FBI director defends sting operations

FBI Director Robert Mueller speaks at the Regional Computer Forensic Laboratory in Oranga, California on Wednesday.

FBI Director Robert Mueller speaks at the Regional Computer Forensic Laboratory in Oranga, California on Wednesday.

FBI Director Robert Mueller on Wednesday defended his agency’s use of sting operations in snaring terrorism suspects, a technique some have complained amounts to entrapment.

The FBI has come under criticism over its repeated use of stings in which agents and informants walk a suspect through a carefully choreographed plot to carry out what they believe to be a real bomb attack, though the explosives are never real.

Nineteen-year-old Mohamed Osman Mohamud was arrested the day after Thanksgiving in Portland, Oregon, after he allegedly tried to detonate a bomb. The bomb was not real and the whole plot had been created by the FBI.

“We have been tremendously successful in thwarting attacks,” Mr. Mueller said at a news conference. “We are very careful in these investigations. ... They are absolutely essential if we are to protect the community against terrorist attacks.”

Mr. Mueller said undercover operations are necessary to many FBI probes, not just those related to counterterrorism, and he noted that defendants have claimed in a string of cases since Sept. 11, 2001, that they were the victims of entrapment.

“There has not been yet to my knowledge a defendant who has been acquitted in asserting the entrapment defence,” Mr. Mueller said, crediting “substantial oversight” such probes have.

Additionally, civil rights and Muslim groups in Orange County have faulted the FBI over its infiltration of mosques with at least one informant who was paid to gather intelligence. The informant, Craig Monteilh, claimed that his handlers told him to ask mosque members about “jihad” and their support for terrorist operations abroad.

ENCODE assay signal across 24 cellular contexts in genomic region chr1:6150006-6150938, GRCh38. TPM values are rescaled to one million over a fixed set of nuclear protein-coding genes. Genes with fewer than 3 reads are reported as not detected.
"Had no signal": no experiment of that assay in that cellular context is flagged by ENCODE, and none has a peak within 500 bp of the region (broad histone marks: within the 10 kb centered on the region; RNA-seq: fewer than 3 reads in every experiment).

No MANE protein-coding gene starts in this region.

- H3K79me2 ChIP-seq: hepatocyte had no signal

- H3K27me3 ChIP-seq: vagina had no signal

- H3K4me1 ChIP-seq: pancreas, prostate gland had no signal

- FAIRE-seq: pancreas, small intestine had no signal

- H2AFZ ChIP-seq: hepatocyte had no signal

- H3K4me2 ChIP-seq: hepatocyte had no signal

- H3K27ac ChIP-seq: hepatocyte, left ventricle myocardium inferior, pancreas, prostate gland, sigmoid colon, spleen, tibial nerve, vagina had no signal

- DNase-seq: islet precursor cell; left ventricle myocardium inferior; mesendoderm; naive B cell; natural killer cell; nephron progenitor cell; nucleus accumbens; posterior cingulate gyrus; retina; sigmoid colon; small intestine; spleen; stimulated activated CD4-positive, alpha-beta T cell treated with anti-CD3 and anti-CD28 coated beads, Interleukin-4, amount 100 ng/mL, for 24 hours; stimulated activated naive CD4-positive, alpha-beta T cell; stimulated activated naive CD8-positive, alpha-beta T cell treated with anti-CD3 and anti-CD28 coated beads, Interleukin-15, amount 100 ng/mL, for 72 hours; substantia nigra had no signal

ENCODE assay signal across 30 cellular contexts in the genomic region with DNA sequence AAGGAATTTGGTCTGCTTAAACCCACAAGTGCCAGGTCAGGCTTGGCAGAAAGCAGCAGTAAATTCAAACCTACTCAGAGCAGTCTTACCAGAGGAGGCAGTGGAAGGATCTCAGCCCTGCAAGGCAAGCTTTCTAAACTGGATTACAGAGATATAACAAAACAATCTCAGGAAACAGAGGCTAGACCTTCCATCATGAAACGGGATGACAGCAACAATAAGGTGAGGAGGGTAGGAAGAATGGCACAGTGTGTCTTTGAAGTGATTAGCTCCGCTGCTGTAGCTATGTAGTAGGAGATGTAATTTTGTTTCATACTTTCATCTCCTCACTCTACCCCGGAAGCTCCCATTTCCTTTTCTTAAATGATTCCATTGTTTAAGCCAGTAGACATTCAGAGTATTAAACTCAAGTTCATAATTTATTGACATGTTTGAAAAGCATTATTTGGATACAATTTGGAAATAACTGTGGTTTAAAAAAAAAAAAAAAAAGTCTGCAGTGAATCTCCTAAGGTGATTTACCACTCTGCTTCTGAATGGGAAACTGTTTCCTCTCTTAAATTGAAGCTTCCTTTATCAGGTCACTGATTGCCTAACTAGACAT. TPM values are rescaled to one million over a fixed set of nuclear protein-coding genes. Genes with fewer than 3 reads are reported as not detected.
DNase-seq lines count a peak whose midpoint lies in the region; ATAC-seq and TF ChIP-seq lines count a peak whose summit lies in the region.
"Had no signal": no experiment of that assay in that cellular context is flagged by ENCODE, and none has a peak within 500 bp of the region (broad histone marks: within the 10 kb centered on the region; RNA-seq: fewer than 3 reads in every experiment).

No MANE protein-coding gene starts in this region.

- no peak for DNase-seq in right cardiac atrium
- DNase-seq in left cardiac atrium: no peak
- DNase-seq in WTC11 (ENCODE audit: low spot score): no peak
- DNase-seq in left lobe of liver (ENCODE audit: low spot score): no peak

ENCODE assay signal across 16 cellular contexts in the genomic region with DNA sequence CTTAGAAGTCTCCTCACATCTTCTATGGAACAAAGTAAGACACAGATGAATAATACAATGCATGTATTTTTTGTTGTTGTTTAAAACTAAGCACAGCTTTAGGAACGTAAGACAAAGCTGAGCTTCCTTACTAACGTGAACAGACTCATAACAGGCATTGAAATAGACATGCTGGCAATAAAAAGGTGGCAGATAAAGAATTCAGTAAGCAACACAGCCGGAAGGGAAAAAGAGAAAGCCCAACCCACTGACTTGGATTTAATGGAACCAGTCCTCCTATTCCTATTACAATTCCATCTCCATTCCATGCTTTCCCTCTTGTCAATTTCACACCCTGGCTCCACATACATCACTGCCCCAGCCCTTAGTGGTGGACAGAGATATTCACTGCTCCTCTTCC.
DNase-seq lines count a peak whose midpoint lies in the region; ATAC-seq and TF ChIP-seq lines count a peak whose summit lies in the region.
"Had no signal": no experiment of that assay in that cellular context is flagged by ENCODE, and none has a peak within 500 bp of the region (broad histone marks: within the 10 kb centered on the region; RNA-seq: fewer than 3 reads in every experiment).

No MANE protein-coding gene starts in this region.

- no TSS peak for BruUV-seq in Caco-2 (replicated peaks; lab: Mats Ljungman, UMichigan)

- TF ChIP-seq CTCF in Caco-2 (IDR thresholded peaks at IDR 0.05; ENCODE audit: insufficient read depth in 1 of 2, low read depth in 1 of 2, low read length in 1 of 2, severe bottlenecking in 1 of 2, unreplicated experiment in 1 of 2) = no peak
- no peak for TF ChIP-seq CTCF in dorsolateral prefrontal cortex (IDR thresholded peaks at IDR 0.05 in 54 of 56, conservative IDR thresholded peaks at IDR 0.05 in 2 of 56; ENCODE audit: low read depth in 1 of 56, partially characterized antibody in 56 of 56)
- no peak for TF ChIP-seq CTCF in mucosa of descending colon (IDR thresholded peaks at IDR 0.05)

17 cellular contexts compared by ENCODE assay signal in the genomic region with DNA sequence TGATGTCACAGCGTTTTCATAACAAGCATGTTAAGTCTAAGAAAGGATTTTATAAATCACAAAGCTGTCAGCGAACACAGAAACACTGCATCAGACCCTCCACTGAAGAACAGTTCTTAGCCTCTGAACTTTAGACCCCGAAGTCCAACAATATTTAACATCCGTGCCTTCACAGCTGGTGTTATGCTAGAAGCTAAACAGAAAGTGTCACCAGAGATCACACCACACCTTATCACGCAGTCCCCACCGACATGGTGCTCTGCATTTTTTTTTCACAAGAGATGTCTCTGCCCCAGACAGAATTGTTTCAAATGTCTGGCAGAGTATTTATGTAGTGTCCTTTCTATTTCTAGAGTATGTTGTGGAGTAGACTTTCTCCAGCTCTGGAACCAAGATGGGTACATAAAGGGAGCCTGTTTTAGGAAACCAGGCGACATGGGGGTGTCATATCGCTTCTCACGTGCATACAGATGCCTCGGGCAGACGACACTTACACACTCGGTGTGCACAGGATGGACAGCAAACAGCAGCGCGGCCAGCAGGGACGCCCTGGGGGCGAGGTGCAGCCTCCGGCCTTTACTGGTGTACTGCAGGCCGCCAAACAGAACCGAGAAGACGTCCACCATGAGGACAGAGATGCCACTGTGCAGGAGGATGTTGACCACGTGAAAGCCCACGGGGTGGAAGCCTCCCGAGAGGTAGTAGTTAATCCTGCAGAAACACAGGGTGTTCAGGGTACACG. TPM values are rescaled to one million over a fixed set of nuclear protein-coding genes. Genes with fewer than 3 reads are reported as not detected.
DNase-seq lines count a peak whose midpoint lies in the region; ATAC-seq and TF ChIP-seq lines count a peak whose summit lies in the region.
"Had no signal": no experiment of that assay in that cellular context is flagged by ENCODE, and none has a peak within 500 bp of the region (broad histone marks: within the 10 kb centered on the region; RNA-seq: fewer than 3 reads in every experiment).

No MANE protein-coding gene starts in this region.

Mr. Mueller was speaking at the official opening of a new crime laboratory that specializes in extracting data and files from cell phones, flash drives and computers seized in criminal probes.

The so-called Regional Computer Forensic Laboratory will employ a team of 23 forensic examiners who are trained to circumvent passwords and other security measures a user may put on an electronic device.

“There is not a case now where you don’t have a hard drive, a thumb drive, a cell phone or some other mechanism for either communicating or storing data,” Mr. Mueller said.

Seven FBI agents will team up with 16 officials from local law enforcement agencies in Orange County to run the centre, which was approved in 2008 and cost $7 million to set up. Using the latest software and computer systems, they will be able to quickly pull data, text messages and other information from cell phones.

Smart phones users often leave a plethora of personal data for investigators to pore over, including photographs with a GPS tag giving coordinates of where the picture was taken.

The lab is the 15th of its kind across the country. Mueller said that at a different lab, agents gathered information during an investigation into Najibullah Zazi, the son of an Afghan immigrant who admitted driving from Denver to New York with the intention of attacking the subway system.

Because of the data that was seized, agents were able to track him and prevent the attack, Mr. Mueller said.

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Printable version | May 23, 2022 2:29:22 am |